Study: Trying Too Hard At Work is Bad For You And Your Career
By RJ Johnson - @rickerthewriter
August 9, 2018
A new study from researchers at the City University of London suggests kicking back at work may actually be beneficial to your career in the long run.
Workers in the United States have always prided themselves on having stressful jobs and committing to long work hours. Studies have shown that American employees take fewer vacations and socialize less while on the job than other workers around the world. The work culture in America encourages people to believe that the key to advancement is hard work, which will lead to promotions, which leads to more money, which leads to greater happiness overall.
However, researchers say, their study showed them the opposite result. They found that Employees who work too hard can actually have a detrimental effect on their career and their overall well-being.
Researchers used data from more than 50,000 subjects in 36 European countries and analysed the effects of people working a lot of overtime, and their "work intensity." (Work intensity is defined as the effort people put into their daily job tasks).
That data included the worker's career-related outcomes, and whether the hard workers were given raises, promotions or recognition on a regular basis by their company.
Increase work intensity was associated with a reduction in the worker's well-being and overall inferior work outcomes the study suggests. That means, no matter how hard you work, if the end result isn't great, you're not all that likely to impress your boss that much.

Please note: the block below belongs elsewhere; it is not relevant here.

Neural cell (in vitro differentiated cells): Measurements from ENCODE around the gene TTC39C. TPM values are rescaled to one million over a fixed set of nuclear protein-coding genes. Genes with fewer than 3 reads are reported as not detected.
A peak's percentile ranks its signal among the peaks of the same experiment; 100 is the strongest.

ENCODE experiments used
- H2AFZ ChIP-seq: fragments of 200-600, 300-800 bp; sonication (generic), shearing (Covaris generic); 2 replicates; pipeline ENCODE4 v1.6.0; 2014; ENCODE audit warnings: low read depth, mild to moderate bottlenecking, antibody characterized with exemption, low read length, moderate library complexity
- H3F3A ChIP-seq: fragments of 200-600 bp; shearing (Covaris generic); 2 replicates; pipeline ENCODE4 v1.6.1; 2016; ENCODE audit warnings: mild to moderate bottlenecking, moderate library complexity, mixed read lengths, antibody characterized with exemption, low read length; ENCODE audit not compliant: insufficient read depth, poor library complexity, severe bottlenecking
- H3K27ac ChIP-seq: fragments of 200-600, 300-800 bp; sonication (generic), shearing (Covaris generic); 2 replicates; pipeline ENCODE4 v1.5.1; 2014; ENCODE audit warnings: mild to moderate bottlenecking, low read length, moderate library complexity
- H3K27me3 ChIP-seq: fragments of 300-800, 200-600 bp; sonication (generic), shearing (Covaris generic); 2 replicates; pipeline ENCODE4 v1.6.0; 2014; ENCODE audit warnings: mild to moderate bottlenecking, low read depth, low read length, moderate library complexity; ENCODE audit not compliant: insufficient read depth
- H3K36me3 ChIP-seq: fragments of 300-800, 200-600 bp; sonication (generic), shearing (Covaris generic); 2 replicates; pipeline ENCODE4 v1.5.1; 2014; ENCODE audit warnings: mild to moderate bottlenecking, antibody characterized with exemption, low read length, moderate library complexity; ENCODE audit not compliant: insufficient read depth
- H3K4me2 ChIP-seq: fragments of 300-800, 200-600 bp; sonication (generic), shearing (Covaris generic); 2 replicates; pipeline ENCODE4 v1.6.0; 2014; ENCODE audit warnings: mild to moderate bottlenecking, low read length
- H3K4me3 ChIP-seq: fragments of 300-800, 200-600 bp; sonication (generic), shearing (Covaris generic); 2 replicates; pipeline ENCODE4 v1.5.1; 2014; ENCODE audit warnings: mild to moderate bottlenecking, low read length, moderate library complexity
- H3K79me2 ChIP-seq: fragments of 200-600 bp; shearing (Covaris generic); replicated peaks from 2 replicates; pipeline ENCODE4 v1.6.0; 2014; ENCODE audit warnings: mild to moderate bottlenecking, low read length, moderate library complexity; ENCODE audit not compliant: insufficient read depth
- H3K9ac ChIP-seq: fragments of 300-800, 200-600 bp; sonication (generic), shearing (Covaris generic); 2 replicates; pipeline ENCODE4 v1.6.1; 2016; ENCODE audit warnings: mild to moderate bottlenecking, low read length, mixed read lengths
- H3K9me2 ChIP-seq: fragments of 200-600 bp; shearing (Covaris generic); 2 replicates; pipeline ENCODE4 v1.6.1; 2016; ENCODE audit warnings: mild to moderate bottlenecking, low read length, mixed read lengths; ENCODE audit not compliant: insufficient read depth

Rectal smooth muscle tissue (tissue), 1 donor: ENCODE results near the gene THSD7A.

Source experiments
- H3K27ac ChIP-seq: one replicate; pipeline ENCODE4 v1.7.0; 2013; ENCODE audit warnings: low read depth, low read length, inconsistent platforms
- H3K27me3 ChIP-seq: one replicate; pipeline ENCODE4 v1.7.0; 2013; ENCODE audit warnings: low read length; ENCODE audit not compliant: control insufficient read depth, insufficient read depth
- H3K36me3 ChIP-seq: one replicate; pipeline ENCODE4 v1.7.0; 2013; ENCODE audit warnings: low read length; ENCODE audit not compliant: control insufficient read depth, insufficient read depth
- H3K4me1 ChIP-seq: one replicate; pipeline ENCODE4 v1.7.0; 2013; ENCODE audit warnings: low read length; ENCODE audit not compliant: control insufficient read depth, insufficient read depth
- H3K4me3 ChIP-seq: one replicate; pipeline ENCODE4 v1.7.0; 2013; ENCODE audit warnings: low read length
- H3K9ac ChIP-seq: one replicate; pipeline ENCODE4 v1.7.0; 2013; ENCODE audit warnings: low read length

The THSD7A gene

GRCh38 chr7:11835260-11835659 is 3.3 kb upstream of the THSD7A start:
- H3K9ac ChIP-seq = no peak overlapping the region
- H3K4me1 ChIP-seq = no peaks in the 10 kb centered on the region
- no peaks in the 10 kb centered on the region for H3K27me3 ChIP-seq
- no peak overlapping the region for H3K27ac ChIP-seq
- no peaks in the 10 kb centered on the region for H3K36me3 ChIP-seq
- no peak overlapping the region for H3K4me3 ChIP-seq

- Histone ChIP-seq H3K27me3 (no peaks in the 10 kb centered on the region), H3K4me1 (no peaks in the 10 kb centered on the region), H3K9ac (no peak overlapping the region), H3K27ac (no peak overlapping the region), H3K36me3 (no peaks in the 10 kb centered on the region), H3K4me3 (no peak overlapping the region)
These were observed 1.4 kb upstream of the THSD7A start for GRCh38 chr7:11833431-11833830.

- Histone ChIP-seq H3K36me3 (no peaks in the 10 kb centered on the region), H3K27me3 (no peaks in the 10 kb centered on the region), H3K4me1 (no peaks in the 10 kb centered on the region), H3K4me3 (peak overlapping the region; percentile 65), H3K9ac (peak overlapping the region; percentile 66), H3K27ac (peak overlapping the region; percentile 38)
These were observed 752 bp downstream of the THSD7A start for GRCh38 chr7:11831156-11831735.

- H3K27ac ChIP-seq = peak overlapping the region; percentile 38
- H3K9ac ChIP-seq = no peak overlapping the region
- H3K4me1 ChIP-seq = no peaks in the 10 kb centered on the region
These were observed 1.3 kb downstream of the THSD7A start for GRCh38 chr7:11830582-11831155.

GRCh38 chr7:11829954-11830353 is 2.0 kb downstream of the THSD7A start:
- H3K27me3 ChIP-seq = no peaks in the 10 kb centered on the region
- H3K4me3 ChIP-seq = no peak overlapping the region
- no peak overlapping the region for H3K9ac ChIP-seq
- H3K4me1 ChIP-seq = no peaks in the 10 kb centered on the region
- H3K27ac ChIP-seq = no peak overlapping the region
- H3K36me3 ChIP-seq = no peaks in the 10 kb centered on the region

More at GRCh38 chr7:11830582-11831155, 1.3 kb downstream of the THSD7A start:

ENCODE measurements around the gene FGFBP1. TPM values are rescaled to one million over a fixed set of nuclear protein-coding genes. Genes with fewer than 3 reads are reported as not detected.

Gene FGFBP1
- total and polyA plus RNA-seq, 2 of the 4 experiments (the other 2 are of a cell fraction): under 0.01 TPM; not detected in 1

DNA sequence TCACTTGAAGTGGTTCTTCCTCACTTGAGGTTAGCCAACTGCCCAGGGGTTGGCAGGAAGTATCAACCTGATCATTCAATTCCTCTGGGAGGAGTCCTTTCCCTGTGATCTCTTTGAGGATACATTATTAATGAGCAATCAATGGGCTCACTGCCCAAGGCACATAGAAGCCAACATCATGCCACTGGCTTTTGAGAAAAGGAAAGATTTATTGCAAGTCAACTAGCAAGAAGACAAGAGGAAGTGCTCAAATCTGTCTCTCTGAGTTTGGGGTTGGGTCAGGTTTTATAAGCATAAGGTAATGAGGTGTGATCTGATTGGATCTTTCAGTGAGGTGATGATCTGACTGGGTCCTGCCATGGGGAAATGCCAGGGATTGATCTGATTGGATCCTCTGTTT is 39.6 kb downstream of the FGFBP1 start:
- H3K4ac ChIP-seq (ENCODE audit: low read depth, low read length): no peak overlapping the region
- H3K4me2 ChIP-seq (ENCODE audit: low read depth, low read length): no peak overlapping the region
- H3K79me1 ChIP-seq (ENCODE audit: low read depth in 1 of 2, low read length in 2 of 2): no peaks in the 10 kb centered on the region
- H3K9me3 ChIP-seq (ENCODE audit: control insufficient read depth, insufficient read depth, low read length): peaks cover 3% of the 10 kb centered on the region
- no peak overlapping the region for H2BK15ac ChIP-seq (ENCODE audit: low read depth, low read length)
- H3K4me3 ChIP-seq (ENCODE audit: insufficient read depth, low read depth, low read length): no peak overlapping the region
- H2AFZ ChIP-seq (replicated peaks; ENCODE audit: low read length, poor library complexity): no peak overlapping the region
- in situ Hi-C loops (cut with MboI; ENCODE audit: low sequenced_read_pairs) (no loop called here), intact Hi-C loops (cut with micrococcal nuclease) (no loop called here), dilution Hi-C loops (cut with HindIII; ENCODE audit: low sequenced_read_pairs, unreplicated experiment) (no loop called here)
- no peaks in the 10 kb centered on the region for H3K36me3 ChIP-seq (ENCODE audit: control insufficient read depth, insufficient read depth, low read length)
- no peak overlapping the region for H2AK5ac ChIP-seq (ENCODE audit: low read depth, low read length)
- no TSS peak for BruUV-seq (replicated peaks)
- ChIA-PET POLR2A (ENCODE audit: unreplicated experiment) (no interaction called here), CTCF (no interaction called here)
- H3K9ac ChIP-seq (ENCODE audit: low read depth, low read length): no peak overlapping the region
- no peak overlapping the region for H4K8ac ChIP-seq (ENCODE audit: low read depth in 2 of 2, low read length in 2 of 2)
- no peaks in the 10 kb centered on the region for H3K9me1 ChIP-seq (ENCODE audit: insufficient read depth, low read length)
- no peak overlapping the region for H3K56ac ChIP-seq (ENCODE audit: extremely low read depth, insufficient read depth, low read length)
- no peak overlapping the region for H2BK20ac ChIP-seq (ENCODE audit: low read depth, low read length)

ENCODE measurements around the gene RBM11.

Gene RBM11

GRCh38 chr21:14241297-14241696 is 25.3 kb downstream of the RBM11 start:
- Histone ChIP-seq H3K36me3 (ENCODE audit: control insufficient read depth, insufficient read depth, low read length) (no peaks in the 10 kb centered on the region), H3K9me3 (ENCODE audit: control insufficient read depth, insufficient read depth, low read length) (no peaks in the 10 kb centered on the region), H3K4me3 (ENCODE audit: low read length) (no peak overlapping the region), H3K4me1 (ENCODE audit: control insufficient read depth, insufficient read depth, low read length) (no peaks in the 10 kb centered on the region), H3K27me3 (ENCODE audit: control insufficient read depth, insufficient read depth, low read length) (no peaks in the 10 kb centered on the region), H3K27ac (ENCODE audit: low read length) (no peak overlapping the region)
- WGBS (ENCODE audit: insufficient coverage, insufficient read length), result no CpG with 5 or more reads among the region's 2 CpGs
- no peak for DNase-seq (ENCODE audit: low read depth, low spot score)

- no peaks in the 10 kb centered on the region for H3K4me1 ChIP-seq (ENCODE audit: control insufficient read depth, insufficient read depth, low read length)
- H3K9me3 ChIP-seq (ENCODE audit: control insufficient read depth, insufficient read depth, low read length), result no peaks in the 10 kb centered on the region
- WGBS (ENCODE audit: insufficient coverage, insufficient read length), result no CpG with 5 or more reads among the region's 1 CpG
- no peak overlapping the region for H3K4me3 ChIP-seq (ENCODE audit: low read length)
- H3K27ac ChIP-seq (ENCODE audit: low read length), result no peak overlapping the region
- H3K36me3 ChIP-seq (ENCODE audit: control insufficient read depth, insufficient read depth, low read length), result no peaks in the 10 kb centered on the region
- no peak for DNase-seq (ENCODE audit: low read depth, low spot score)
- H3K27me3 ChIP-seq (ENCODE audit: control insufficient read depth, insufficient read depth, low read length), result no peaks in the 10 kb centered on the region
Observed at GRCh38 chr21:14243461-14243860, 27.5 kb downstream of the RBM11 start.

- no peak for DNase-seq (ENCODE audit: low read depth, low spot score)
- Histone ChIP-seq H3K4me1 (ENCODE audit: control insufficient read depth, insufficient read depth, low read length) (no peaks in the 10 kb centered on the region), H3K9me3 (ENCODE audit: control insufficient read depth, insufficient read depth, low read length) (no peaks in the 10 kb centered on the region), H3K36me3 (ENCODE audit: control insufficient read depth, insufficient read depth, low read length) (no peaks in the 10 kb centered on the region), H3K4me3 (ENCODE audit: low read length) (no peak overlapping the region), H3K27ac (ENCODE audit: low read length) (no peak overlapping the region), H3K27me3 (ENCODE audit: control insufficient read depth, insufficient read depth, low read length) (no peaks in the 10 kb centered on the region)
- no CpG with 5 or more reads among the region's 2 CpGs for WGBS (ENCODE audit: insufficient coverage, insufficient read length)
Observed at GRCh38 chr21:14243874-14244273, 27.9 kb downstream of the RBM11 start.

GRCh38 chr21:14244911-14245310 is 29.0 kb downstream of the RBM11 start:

"We were somewhat surprised to find that work effort, whether overtime or work intensity, did not predict any positive outcomes for employees," Dr. Argyro Avgoustaki, assistant professor of management at ESCP Europe Business School and Dr. Hans Frankort, senior lecturer in strategy at Cass Business School, the authors of the study, told INSIDER.
In fact, researchers say, the more people worked and the higher their work intensity, the more likely they experienced a reduction in their well-being and career-related outcomes (prospects, job security and recognition).
"Practitioners and policymakers worry a lot about long hours and overtime, yet our findings could imply that work intensity (i.e., the amount of effort per unit of time) might be the more pressing issue," researchers said.
Avoiding burnout is key. The study's authors suggest that people who take advantage of breaks and time off will have better career-related outcomes when they are at their most productive.
"One way for employees would be to use their discretion and opportunities for mental and physical recovery, through breaks and hours off work," Avgoustaki and Frankort said.
The study's authors also suggested that employers take it upon themselves to make sure their employees are getting the time off they need as well as giving them the freedom to work in ways that are convenient and productive.
The results are backed up by other studies, including one conducted by a New Zealand company that showed that a four-day work week led to an improvement in creativity and attendance improved. Employees reportedly used the extra day off to spend time with their families, exercise and run errands they wouldn't normally get to until the weekend.